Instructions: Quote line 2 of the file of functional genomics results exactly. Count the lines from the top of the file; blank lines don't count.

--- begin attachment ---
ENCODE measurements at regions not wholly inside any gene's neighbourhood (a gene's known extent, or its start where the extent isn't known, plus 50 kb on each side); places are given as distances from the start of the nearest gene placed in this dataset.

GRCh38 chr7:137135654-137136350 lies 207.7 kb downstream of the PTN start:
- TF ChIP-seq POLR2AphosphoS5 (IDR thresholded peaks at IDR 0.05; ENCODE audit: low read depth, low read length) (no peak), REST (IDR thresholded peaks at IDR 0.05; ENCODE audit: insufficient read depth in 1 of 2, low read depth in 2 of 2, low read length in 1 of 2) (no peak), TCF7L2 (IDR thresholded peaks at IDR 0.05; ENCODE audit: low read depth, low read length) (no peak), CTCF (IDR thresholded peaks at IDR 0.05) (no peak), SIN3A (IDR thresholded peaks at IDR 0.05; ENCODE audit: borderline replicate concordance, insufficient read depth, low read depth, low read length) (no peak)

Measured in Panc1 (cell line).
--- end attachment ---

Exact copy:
GRCh38 chr7:137135654-137136350 lies 207.7 kb downstream of the PTN start: